Epiris reveals new name for Time Inc. UK

Two months after London-based Epiris paid about $167 million to acquire Time Inc. UK from Meredith Corp., a new name is being unveiled for the group — TI Media.

The London-based magazine group was originally acquired by Time Warner in 2001 for $1.6 billion when the British company was still known as IPC Media. In 2014, the company officially changed its name from IPC to Time Inc. UK.

Epiris officials said the new name is meant to symbolize its two past corporate names, the T for Time Inc. and the I for IPC — which was originally called International Publishing Co.

“We are proud of all we have achieved as Time Inc. UK over the last four years and, before that, as IPC Media over many years,” said Marcus Rich, Time UK CEO.

“While we wanted our new name to speak to that successful past, we also wanted it to be adaptable to suit the ways we will evolve and look to extend that success under our new ownership. We are now looking forward to exploring those new opportunities as TI Media,” Rich added.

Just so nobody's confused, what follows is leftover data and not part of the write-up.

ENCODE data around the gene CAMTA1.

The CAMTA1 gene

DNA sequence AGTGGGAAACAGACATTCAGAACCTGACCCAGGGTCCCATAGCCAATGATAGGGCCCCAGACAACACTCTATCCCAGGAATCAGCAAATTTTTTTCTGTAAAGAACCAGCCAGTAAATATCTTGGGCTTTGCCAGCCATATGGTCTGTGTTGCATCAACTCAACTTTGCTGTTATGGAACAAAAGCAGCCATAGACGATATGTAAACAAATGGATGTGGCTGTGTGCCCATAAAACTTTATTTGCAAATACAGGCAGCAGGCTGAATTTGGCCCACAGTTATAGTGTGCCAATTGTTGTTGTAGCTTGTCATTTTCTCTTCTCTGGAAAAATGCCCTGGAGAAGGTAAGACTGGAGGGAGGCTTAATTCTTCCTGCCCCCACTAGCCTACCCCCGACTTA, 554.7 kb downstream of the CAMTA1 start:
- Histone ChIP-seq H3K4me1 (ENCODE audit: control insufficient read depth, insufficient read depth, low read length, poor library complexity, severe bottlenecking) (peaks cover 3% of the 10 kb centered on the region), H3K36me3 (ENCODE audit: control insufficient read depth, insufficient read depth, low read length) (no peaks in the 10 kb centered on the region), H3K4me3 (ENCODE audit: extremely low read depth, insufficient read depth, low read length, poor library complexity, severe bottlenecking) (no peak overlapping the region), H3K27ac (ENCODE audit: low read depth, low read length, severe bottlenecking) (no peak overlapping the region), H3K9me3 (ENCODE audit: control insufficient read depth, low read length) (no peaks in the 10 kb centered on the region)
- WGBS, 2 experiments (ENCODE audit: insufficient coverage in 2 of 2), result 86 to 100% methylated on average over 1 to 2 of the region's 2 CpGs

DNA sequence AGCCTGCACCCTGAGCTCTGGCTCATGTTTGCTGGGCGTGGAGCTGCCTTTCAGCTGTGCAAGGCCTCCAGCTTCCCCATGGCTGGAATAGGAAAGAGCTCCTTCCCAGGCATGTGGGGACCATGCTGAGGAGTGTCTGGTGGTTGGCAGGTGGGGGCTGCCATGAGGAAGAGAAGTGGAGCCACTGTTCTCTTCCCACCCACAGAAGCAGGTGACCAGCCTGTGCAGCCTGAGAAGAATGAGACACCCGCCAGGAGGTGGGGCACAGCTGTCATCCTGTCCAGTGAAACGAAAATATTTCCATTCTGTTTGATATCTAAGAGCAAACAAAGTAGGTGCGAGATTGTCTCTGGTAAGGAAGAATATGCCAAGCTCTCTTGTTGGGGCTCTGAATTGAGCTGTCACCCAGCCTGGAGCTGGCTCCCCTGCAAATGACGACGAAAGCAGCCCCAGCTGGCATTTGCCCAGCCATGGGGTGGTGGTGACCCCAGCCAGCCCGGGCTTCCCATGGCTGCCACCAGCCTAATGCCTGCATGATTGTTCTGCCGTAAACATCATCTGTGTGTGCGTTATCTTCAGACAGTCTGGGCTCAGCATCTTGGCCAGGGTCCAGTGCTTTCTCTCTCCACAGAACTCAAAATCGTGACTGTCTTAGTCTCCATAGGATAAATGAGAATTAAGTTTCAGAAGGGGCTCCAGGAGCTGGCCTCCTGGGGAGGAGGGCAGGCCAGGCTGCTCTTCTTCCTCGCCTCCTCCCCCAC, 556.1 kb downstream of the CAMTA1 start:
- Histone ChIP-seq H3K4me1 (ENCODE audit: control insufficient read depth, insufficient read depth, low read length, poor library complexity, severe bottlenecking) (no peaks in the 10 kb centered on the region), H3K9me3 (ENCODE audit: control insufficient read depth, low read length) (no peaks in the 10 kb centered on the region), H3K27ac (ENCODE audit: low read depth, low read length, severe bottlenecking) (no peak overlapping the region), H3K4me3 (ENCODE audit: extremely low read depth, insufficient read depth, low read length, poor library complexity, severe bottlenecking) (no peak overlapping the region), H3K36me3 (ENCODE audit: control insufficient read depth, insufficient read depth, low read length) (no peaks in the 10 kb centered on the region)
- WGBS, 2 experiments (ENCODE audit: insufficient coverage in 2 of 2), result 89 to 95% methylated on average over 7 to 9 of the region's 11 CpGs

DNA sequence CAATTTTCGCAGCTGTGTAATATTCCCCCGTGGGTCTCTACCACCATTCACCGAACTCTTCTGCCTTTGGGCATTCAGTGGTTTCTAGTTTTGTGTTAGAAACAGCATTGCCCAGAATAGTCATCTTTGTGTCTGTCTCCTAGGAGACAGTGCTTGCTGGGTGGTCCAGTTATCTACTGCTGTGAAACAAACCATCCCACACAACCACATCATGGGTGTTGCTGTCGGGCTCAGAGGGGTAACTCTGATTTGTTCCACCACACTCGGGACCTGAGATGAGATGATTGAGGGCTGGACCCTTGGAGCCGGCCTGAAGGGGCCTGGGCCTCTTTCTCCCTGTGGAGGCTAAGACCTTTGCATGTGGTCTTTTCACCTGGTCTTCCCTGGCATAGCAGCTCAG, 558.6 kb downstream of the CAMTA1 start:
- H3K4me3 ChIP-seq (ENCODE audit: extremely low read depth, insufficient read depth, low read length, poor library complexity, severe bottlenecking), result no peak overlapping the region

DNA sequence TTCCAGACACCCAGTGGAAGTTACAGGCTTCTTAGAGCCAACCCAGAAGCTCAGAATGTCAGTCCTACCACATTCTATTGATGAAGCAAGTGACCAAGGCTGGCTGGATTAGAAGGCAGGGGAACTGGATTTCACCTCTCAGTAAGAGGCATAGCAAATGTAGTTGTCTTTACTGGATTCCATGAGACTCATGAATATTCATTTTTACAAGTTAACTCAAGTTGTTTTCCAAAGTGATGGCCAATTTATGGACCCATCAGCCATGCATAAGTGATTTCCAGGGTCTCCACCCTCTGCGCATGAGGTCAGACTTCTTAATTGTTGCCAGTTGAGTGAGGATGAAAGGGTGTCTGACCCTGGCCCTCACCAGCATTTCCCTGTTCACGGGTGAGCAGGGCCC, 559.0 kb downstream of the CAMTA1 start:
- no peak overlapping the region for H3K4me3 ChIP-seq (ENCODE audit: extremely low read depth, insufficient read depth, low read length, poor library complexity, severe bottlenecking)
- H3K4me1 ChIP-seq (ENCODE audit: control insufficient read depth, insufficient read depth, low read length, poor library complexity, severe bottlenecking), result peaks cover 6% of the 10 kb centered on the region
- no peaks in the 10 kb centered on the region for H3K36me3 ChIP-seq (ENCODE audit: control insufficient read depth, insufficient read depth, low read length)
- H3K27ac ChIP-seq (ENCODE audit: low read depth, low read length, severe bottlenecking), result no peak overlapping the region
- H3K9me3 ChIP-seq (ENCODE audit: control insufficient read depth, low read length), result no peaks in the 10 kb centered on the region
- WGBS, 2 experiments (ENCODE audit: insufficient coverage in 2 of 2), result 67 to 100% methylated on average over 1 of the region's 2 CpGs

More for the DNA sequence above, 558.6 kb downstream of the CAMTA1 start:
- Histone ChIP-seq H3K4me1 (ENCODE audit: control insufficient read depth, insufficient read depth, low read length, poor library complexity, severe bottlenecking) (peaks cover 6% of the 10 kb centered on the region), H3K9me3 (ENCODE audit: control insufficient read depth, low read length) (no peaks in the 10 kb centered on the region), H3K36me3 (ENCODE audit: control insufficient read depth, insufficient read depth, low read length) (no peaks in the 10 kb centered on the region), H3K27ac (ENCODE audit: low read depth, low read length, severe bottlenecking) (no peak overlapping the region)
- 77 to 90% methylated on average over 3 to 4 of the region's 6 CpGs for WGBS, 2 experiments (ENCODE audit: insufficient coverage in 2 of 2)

That IPC acquisition in mid-2001 ended up being an albatross around the neck of Time Inc. when it was spun off again as its own public company in 2014.

Time Warner CEO Jeff Bewkes saddled the newly spun-off Time Inc. with $1.6 billion in debt — primarily to pay back Time Warner for the high-priced acquisition — which at the time of the 2014 deal had lost much of its value. In Britain as in the United States, newsstand sales suffered and advertisers were shifting more of their ad dollars to digital.

The British publisher includes about 40 titles, including Horse & Hound, Woman’s Weekly and Wallpaper.

They became part of Meredith Corp. when the Des Moines-based publisher completed a $2.8 billion acquisition of Time Inc. in January. Meredith quickly took down the Time Inc. off the old Liberty Street headquarters on Day One of the acquisition, but the Time Inc. UK brand survived for a few more months.

The new name will take effect on June 11.

“TI Media is proud of its past and confident of the future,” said the company’s executive chairman Sir Bernard Gray. “Our new name opens the next chapter of our story with familiarity and new energy.”

Epiris has been pruning the portfolio since the takeover. On Monday, it said it would stop publishing a digital edition of In Style UK after stopping the British print version two years earlier. Last week, it also announced it was folding Look.

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